HP to acquire Canberra-based Tower Software

HP to acquire Canberra-based Tower Software

Summary: HP has entered into a pre-bid agreement to acquire Australian document management software company Tower Software for AU$3.39 per share.

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HP has entered into a pre-bid agreement to acquire Canberra-based document management specialist Tower Software for AU$3.39 per share.

Tower's board of directors have approved the transaction, however the deal still hinges on formal approval by Tower's major shareholders Quadrant Private Equity, Tower's founder Brand Hoff and CEO Martin Harwood, who between them own 90 percent of the company.

The shareholders have said they would accept HP's offer of AU$3.39 per share "in the absence of a higher third-party offer".

"I am pleased to fully support this transaction and encourage our Tower shareholders to accept HP's offer, in the absence of a higher third-party offer," founder of Tower Software, Brand Hoff said in a statement.

Quadrant has also granted HP a call option to acquire 19.9 percent of Tower's total shares if a competing takeover proposal is made.

The deal offers HP a break-up fee of AU$1.2 million if it falls through or conditions of the sale are not met.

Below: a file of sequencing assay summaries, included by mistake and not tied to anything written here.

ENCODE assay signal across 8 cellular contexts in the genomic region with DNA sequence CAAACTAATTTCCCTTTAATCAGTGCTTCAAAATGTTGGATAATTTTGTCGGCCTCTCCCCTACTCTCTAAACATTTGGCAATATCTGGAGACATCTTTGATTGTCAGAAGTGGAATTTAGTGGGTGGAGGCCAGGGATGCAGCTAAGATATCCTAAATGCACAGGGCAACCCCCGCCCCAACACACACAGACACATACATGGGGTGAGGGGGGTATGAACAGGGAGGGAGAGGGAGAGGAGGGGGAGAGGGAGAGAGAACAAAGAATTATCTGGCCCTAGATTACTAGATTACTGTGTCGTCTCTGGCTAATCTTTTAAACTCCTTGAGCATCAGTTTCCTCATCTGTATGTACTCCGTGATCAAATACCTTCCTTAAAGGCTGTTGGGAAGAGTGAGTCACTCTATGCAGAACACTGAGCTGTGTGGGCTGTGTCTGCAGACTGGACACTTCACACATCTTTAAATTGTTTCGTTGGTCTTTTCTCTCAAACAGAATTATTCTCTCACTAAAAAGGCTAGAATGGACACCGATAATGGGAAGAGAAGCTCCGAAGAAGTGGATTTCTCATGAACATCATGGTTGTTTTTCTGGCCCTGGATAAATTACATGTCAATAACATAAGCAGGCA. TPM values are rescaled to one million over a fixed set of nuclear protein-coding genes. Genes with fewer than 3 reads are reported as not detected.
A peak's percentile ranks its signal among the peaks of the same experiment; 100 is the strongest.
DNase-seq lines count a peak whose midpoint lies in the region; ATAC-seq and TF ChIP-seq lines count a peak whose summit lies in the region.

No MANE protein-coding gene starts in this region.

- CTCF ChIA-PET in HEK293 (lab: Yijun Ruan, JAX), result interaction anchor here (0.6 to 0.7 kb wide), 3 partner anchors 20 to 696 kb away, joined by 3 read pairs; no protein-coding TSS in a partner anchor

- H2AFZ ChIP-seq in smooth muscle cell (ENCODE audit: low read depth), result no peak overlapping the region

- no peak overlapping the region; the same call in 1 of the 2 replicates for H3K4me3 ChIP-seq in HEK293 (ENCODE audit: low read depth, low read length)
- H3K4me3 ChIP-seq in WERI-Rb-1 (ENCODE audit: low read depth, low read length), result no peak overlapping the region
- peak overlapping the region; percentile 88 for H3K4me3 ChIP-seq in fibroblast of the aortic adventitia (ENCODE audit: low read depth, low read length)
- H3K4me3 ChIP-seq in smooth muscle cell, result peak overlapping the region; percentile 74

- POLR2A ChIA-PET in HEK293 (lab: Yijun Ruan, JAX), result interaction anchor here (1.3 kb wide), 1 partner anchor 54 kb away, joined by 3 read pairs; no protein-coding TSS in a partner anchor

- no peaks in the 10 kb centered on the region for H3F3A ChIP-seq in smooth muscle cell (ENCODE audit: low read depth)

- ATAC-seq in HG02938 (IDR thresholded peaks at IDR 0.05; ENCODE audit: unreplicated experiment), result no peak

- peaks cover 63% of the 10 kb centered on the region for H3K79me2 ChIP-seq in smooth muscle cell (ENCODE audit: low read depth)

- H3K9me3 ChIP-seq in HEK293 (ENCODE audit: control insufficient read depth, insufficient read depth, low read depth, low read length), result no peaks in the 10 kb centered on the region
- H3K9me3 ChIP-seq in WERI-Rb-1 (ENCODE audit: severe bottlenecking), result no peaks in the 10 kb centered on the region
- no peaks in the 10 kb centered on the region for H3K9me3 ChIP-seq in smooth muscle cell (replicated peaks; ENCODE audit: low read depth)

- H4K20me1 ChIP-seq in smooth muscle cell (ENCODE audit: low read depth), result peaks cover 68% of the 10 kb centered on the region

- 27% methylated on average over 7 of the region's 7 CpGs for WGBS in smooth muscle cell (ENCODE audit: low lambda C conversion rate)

HP has demanded ownership of at least 90 percent of the company, and that 85 percent of Tower's 240 staff remain with HP following the acquisition.

Amongst its Australian client list, Tower boasts the Attorney General's office and about a third of the Australian Department of Defence.

"We have about 80 percent of the Commonwealth Government," said Hoff.

Tower's largest customer is the US Department of Defense, which signed a US$45.2 million licensing deal in 2006.

The deal is expected to close in the second half of 2008.

Topics: Hewlett-Packard, Enterprise Software

Liam Tung

About Liam Tung

Liam Tung is an Australian business technology journalist living a few too many Swedish miles north of Stockholm for his liking. He gained a bachelors degree in economics and arts (cultural studies) at Sydney's Macquarie University, but hacked (without Norse or malicious code for that matter) his way into a career as an enterprise tech, security and telecommunications journalist with ZDNet Australia. These days Liam is a full time freelance technology journalist who writes for several publications.

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